I liked the concept for this little novella. A witch living in a lighthouse and basically trying to get the town she’s in to accept her; cute concept. Of course, seeing as she is a witch in a non-magical town, there is some magic that goes on. The characters she meets, the blatant discrimination she faces from magic, it honestly kinda reminded me of Halloweentown, this Disney channel movie that came on when I was younger, but that’s good. The book felt nice and cute and I just sorta fell into it the way it all happened.
Characters & Character Development
So, the main character of WIL is Maggie, the redheaded witch that ends up taking over for her non-magical uncle after his death (we learn this both in the prologue and the first chapter). I want to say all the things I can remember about her. It’s a way for me to basically gauge the story and the main character to sort of see how invested I was an how the book did in keeping me (or revealing details about the person we’re following).
Maggie: Her real name’s Magnolia (cute name choice, by the way), she’s a redhead, she’s really great at potionmaking (she learned that from her Grandma), she doesn’t like hurting or killing, she gives people second and third and fourth and… you get the point–she gives lots of chances, she really likes flying (via broomstick of course), and she’s really cares about her friends and family.
That’s all that I can say I remember about Maggie in confidence. Now, as for development… Basil gets the most character development and ends up changing the most by the last page. It just didn’t seem to me like there was much character development to be had in the book, which was a shame. I was really hoping to see some more changes to characters’ personalities, or even really pull back any layers on them. What I do know is superficial at best and is just like one character trait. It was a cute and cozy book, but I didn’t really see much development to be had for the others.
I wish we had seen more of Maggie’s family though. I wished they would’ve visited her or we had even seen her like write a letter home or anything like that. Her family in Emelle was never (or hardly ever) talked about outside of the prologue. Seeing Maggie talk to them would’ve been nice, I think.
The book’s pacing is nice. When we switched chapters back to Basil (the few times it happened), I was thrown off-kilter a little bit. Sometimes we do also switch point of view in the same chapter, so that was a smidge confusing at first, but I did figure it out after about the first time or two. Aside from this hiccups, I feel like it all flowed pretty nicely.
Oh, also, there’s combat in the latter half of the book and it honestly kinda threw me through a loop. About two thirds of the way through, we get our first fight, but because there was never any combat beforehand, I didn’t have any time to get adjusted or know that it was coming; I was truthfully surprised and taken off my guard.
The style was nice. The book is in third person and switches POV in the later chapters (from 4 onward, I believe) more often than in the first few. The narrator hops into everyone’s head (which is great because I love headhopping!), but we largely remain in Maggie’s head and see through her eyes. The style partially contributed to the cute cozy feel of the book. It really did feel like I was in a small town with its local small town customs, just living among them.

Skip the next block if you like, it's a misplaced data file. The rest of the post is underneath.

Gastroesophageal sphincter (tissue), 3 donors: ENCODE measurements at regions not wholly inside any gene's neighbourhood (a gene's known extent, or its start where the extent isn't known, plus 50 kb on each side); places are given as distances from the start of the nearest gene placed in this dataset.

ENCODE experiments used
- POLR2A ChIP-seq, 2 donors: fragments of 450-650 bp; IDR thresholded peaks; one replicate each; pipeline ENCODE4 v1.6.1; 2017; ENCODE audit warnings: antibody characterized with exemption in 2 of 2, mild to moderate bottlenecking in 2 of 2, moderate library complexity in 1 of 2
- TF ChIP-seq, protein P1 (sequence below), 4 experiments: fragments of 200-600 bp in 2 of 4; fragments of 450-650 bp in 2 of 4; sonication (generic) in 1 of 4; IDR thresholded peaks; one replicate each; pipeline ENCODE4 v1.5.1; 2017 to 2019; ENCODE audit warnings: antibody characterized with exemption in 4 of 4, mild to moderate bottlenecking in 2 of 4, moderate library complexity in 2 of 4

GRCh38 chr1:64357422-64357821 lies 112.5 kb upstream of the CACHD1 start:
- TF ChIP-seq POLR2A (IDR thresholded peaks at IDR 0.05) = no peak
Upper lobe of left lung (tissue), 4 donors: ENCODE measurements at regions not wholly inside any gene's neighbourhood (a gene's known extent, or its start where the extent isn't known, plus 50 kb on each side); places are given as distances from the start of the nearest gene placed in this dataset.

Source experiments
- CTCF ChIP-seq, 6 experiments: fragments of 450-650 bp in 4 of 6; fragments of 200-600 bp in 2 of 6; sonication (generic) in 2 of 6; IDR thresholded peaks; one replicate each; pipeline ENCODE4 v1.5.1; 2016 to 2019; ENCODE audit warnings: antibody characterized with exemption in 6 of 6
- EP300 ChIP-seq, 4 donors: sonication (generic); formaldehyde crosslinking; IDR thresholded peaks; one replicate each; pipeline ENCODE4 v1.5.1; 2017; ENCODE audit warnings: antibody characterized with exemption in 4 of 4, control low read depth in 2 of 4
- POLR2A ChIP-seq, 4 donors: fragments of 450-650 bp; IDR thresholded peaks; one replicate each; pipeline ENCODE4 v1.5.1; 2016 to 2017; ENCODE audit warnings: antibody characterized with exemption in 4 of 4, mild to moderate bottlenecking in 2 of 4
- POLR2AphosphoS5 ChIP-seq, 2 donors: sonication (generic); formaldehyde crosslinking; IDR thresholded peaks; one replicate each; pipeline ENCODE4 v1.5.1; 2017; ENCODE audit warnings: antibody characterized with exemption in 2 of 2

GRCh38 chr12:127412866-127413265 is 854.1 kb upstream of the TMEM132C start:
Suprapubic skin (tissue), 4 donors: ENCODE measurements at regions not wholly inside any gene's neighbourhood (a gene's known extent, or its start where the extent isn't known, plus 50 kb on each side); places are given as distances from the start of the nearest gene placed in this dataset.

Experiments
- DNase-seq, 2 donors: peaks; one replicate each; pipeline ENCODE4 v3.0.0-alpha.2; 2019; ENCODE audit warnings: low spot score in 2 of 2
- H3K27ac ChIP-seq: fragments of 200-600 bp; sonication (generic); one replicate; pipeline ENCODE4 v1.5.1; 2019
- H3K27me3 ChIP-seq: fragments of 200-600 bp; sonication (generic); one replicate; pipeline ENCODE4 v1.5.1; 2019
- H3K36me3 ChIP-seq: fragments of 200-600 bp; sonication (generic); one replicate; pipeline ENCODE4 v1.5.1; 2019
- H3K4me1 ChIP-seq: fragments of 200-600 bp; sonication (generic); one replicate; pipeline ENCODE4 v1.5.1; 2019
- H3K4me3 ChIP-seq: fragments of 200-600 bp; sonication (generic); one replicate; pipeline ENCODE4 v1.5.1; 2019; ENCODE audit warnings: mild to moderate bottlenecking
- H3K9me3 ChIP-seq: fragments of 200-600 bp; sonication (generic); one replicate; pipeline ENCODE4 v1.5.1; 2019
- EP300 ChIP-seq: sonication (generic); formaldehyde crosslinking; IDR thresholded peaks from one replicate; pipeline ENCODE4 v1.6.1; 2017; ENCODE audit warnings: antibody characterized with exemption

Information in this book comes out at a nice steady stream. You hear about something, you get information later on. Pretty nice and simple. I didn’t find myself wondering about much, except the way magic functioned. There were runes and potions and wands and spells and they were all used at different times, but the exact relationship between them all wasn’t entirely explained. I didn’t know why you’d use a rune instead of a potion or a potion instead of a spell or what there isn’t a spell for or why brooms fly (though I suspect the witch makes it fly, but I’m not sure) or how strong you have to be for any of this stuff. I wish we just got more information answered on the witches themselves, though I did like the idea that anyone could become magical (a concept that I had in Fairytale long before I read WIL). That just leads to the question of “how?”, though. The lack of answers didn’t get to the point where it was very frustrating and I couldn’t continue forward, but I certainly did wonder more than once in the novella about why Maggie couldn’t do this or that or cast a spell to take someone’s energy or something like that.
All-in-all, Witch in the Lighthouse is a cozy, nice book that you can get through in a couple of hours. Less than 150 pages and I just read it with my phone in my hand and at some point, ended up getting absorbed in it. The characters are cute archetypes (despite their lack of development or many character traits that I personally saw) and everything progresses at a pretty nice rate (though I did end up getting a bit impatient at the end; it felt like there were like 15 good stopping points.) However, despite these things, the book is nice, the characters are cozy. I enjoyed the read.
I give it 3.5/5 stars
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